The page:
Weekenders: Presenting Palm Beaches

A wildlife refuge, a century-old shipwreck and little-known museums—you never know what you might find while exploring this surprising stretch of Florida’s east coast.

By Terry Ward

No single segment of Florida packs in quite as much as the Palm Beaches, about a 50-mile stretch of sun-kissed shoreline. Over the course of a day you can snorkel above a century-old shipwreck, land a bargain on a secondhand Chanel bag or spot rare species in a bayou-like backwater. In between, take advantage of the area’s varied dining scene or stop by a farmers market to cook up your own take on Florida’s specialties. Autumn, with its cooler temperatures and lower humidity, is a great time to discover the Palm Beaches’ many riches.

Natural Wonders

Consider starting your trip on Jupiter Island then working your way down the coast. The coast here is fringed with limestone cliffs, unlike any other beach in Florida. When the conditions are just right (a high tide plus a strong easterly wind) at Blowing Rocks Preserve, the incoming waves create temporary geysers that spray 20 to 30 feet into the air.

For other remarkable views, drive south to the Jupiter Inlet Lighthouse and Museum. You can climb 105 steps to the top of the redbrick tower to take in a bird’s-eye vista of the coastline. On the guided tour you’ll learn about the area’s history: The lighthouse was built in 1860, and during World War II the site housed a secret radio station to detect German U-boats.

Come dinnertime you can get a taste of Polynesia at Guanabanas, an open-air restaurant whose thatched tiki huts overlook a curving branch of the Loxahatchee River. Sit among banyan trees and swaying palms as you dig into shrimp tacos or macadamia-encrusted tilefish and tap your toes to live music. Past acts have ranged from rock band the Fray to reggae legend Pato Banton.

Florida Throwbacks

Head farther south to reach the tony town of Palm Beach. Ever since railroad tycoon Henry Flagler began developing the barrier island for tourism in the late 19th century, it has been one of the preferred wintering grounds for America’s elite. The Seafood Bar, at the Breakers hotel, exudes classic Florida glamour. The menu has an excellent raw-bar selection (stone crab season starts October 15). You can settle in at one of the two L-shaped aquarium countertops, where tropical reef fish may circle underneath your cocktail glass.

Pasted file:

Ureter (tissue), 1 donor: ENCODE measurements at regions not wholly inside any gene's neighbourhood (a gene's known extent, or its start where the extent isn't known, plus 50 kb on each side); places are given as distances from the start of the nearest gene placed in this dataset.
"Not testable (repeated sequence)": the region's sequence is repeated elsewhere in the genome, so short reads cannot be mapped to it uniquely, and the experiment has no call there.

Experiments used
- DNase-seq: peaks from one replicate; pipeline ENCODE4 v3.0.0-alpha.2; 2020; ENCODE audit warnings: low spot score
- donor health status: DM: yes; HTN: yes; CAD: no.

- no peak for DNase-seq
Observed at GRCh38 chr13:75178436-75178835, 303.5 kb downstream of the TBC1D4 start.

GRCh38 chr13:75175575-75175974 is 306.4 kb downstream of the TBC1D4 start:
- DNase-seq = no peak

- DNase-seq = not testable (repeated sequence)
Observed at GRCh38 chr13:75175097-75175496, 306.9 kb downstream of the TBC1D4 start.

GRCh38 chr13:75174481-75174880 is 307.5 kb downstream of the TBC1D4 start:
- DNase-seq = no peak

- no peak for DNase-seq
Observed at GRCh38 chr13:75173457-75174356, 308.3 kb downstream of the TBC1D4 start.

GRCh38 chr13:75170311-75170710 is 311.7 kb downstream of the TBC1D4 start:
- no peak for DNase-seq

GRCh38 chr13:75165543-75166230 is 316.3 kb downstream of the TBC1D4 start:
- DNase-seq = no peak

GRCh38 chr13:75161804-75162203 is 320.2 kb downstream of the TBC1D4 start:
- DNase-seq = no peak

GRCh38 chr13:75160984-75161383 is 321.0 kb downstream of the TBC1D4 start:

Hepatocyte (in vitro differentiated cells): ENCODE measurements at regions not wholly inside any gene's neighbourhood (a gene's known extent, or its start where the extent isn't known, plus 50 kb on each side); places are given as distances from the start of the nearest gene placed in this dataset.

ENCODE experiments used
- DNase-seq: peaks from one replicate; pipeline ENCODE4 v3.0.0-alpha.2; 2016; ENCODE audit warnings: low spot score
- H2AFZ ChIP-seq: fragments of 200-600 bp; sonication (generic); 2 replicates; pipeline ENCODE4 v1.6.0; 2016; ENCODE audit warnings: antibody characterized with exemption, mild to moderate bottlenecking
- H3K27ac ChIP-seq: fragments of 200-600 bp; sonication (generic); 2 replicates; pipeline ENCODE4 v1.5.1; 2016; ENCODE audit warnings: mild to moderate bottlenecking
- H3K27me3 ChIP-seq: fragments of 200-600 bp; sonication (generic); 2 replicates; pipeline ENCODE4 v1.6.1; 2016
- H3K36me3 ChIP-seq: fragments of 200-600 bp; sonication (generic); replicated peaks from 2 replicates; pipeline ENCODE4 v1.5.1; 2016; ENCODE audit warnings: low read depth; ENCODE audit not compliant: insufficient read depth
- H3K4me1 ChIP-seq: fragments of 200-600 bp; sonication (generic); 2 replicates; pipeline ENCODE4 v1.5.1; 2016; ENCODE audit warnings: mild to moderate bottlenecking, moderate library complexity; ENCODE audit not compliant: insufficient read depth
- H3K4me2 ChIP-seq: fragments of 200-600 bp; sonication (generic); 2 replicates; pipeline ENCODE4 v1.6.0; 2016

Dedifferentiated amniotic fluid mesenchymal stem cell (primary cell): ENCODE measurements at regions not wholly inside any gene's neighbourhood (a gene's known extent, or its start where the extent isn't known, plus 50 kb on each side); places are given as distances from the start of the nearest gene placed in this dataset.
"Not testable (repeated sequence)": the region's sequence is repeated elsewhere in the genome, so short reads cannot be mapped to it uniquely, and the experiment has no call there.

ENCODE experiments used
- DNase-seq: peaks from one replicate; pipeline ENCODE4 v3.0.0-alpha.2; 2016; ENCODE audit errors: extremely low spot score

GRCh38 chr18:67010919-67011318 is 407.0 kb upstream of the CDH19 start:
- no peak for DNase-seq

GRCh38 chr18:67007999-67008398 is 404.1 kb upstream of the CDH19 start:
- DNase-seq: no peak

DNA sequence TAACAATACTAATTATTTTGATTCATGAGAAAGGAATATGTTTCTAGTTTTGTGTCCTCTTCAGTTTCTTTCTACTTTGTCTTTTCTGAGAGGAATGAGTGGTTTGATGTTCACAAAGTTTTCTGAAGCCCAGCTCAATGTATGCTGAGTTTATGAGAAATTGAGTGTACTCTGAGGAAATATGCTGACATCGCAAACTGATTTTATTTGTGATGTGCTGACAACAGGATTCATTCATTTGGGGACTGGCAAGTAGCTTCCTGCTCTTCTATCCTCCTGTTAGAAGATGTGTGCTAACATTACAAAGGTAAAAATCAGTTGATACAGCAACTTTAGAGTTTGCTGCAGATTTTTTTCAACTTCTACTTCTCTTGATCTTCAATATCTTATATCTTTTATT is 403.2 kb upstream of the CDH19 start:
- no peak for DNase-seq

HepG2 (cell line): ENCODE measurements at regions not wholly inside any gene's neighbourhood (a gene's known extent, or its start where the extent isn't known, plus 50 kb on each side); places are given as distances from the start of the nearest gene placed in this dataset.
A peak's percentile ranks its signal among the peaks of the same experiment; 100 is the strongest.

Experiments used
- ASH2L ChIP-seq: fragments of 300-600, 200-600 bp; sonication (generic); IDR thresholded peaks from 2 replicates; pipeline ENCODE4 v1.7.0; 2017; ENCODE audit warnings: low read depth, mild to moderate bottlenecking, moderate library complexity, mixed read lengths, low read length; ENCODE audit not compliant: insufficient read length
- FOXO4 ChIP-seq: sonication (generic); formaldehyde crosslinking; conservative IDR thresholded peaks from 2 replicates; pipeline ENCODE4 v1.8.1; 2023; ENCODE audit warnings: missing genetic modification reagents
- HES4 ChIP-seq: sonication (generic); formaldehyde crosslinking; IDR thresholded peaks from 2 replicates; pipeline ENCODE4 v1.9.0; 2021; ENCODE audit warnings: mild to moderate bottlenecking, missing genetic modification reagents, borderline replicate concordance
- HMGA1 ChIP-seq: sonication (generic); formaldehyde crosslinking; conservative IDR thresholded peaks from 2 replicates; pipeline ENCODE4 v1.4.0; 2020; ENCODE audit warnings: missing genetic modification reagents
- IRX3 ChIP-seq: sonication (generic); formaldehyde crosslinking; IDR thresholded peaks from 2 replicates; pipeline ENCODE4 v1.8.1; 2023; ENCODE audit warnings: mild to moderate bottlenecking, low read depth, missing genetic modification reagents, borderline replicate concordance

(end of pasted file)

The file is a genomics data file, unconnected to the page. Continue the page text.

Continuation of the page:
It’s a different scene a few blocks over at Green’s Luncheonette. The old-school diner is set within a pharmacy and serves up comfort food, such as tuna melts and egg- salad platters. Down the street you can shop for affordably priced couture at Classic Collections of Palm Beach. You may find gently worn dresses and barely used handbags by Hermès, Prada, Pucci and other designer brands.

To make the most of a gorgeous day, consider renting a beach cruiser from Top Cycle Palm Beach and exploring the area on two wheels. You can peek into the estates of the island’s über-wealthy residents during a leisurely bike ride along the Lake Trail, which runs for about eight miles in northern Palm Beach.

Or pedal to the other side of Lake Worth Lagoon to check out the cafés, galleries and boutiques that line Clematis Street, in downtown West Palm Beach. When you’ve worked up an appetite, snag an outdoor table at Rocco’s Tacos and Tequila Bar. You can fill up on cochinitas achiote (slow-roasted pork) tacos and choose from an array of margaritas mixed with ingredients such as fresh strawberries and pistachio liqueur. Down the street, Sloan’s ice cream parlor scoops fun flavors in a whimsical space. Scout’s Honor—mint ice cream spiked with Thin Mints® Girl Scout Cookies—is particularly tempting.

Adventure Time

A short trip inland will bring you to Arthur R. Marshall Loxahatchee National Wildlife Refuge, in Boynton Beach. A variety of indigenous animals, including some threatened and endangered species, can be found amid the park’s 400 acres of cypress swamp. You may spot river otters, deer and more than 250 species of birds (fall through spring offers some of the best birding). Take the Marsh Trail to catch a glimpse of nesting alligators.

To the south lies Delray Beach, an idyllic seaside burg filled with old-Florida charm. On Saturday mornings you can mingle with locals at the open-air Delray GreenMarket, held in Old School Square Park. More than 65 vendors sell farm-to-fork products, such as fresh eggs, grass-fed lamb and organic Florida-grown citrus.